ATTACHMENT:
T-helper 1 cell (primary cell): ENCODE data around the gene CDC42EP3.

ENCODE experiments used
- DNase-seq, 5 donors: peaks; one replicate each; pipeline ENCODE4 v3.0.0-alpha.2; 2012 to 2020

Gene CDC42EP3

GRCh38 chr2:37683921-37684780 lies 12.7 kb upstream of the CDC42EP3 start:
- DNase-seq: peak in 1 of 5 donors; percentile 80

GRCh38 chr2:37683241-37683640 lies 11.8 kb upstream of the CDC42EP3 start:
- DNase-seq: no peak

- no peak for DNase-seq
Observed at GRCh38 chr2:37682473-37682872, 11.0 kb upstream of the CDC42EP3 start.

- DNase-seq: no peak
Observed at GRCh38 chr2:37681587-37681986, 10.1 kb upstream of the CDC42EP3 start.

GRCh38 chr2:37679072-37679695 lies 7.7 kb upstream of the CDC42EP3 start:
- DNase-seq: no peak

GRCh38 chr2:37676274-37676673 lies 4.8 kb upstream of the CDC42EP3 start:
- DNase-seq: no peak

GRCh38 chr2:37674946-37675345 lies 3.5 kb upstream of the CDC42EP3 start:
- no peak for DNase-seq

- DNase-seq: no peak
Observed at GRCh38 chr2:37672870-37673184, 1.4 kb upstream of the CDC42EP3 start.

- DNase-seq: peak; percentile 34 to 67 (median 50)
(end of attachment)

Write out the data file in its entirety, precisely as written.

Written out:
T-helper 1 cell (primary cell): ENCODE data around the gene CDC42EP3.

ENCODE experiments used
- DNase-seq, 5 donors: peaks; one replicate each; pipeline ENCODE4 v3.0.0-alpha.2; 2012 to 2020

Gene CDC42EP3

GRCh38 chr2:37683921-37684780 lies 12.7 kb upstream of the CDC42EP3 start:
- DNase-seq: peak in 1 of 5 donors; percentile 80

GRCh38 chr2:37683241-37683640 lies 11.8 kb upstream of the CDC42EP3 start:
- DNase-seq: no peak

- no peak for DNase-seq
Observed at GRCh38 chr2:37682473-37682872, 11.0 kb upstream of the CDC42EP3 start.

- DNase-seq: no peak
Observed at GRCh38 chr2:37681587-37681986, 10.1 kb upstream of the CDC42EP3 start.

GRCh38 chr2:37679072-37679695 lies 7.7 kb upstream of the CDC42EP3 start:
- DNase-seq: no peak

GRCh38 chr2:37676274-37676673 lies 4.8 kb upstream of the CDC42EP3 start:
- DNase-seq: no peak

GRCh38 chr2:37674946-37675345 lies 3.5 kb upstream of the CDC42EP3 start:
- no peak for DNase-seq

- DNase-seq: no peak
Observed at GRCh38 chr2:37672870-37673184, 1.4 kb upstream of the CDC42EP3 start.

- DNase-seq: peak; percentile 34 to 67 (median 50)